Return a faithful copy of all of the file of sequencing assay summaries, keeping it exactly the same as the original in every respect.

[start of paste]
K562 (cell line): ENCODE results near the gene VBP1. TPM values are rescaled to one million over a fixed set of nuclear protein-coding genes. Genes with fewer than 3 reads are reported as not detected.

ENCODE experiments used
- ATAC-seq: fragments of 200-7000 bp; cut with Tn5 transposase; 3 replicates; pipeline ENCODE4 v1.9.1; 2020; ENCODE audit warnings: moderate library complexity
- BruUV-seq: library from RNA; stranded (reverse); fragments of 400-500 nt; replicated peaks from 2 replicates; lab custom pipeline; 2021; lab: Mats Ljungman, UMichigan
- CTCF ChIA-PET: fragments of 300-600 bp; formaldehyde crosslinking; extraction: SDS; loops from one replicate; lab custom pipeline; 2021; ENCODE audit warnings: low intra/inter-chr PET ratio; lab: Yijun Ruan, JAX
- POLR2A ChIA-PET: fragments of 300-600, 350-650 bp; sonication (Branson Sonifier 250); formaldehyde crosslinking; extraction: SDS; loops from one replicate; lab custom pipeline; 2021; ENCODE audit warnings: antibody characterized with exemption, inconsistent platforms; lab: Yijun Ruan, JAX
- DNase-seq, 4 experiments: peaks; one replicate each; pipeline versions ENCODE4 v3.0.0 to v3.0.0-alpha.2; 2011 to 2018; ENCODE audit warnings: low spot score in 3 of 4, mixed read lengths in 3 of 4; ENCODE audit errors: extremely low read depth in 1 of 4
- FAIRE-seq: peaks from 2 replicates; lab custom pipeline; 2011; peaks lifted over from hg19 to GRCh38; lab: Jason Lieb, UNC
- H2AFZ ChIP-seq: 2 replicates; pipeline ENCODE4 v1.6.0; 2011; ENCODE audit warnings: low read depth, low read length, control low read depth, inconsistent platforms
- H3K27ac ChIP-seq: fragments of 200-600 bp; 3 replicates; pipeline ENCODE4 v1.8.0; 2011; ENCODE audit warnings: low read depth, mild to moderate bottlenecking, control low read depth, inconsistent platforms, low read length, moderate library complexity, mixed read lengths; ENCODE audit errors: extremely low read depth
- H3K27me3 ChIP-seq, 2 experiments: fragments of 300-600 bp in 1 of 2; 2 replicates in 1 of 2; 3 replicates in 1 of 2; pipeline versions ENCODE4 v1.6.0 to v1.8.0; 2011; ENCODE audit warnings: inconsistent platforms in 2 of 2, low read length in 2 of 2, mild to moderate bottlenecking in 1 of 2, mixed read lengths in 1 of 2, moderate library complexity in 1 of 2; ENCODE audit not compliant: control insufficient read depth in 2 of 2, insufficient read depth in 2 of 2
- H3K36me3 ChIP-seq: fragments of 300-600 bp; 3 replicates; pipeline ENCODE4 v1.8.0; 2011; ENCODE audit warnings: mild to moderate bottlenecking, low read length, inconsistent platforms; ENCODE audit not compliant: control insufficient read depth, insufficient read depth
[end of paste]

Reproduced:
K562 (cell line): ENCODE results near the gene VBP1. TPM values are rescaled to one million over a fixed set of nuclear protein-coding genes. Genes with fewer than 3 reads are reported as not detected.

ENCODE experiments used
- ATAC-seq: fragments of 200-7000 bp; cut with Tn5 transposase; 3 replicates; pipeline ENCODE4 v1.9.1; 2020; ENCODE audit warnings: moderate library complexity
- BruUV-seq: library from RNA; stranded (reverse); fragments of 400-500 nt; replicated peaks from 2 replicates; lab custom pipeline; 2021; lab: Mats Ljungman, UMichigan
- CTCF ChIA-PET: fragments of 300-600 bp; formaldehyde crosslinking; extraction: SDS; loops from one replicate; lab custom pipeline; 2021; ENCODE audit warnings: low intra/inter-chr PET ratio; lab: Yijun Ruan, JAX
- POLR2A ChIA-PET: fragments of 300-600, 350-650 bp; sonication (Branson Sonifier 250); formaldehyde crosslinking; extraction: SDS; loops from one replicate; lab custom pipeline; 2021; ENCODE audit warnings: antibody characterized with exemption, inconsistent platforms; lab: Yijun Ruan, JAX
- DNase-seq, 4 experiments: peaks; one replicate each; pipeline versions ENCODE4 v3.0.0 to v3.0.0-alpha.2; 2011 to 2018; ENCODE audit warnings: low spot score in 3 of 4, mixed read lengths in 3 of 4; ENCODE audit errors: extremely low read depth in 1 of 4
- FAIRE-seq: peaks from 2 replicates; lab custom pipeline; 2011; peaks lifted over from hg19 to GRCh38; lab: Jason Lieb, UNC
- H2AFZ ChIP-seq: 2 replicates; pipeline ENCODE4 v1.6.0; 2011; ENCODE audit warnings: low read depth, low read length, control low read depth, inconsistent platforms
- H3K27ac ChIP-seq: fragments of 200-600 bp; 3 replicates; pipeline ENCODE4 v1.8.0; 2011; ENCODE audit warnings: low read depth, mild to moderate bottlenecking, control low read depth, inconsistent platforms, low read length, moderate library complexity, mixed read lengths; ENCODE audit errors: extremely low read depth
- H3K27me3 ChIP-seq, 2 experiments: fragments of 300-600 bp in 1 of 2; 2 replicates in 1 of 2; 3 replicates in 1 of 2; pipeline versions ENCODE4 v1.6.0 to v1.8.0; 2011; ENCODE audit warnings: inconsistent platforms in 2 of 2, low read length in 2 of 2, mild to moderate bottlenecking in 1 of 2, mixed read lengths in 1 of 2, moderate library complexity in 1 of 2; ENCODE audit not compliant: control insufficient read depth in 2 of 2, insufficient read depth in 2 of 2
- H3K36me3 ChIP-seq: fragments of 300-600 bp; 3 replicates; pipeline ENCODE4 v1.8.0; 2011; ENCODE audit warnings: mild to moderate bottlenecking, low read length, inconsistent platforms; ENCODE audit not compliant: control insufficient read depth, insufficient read depth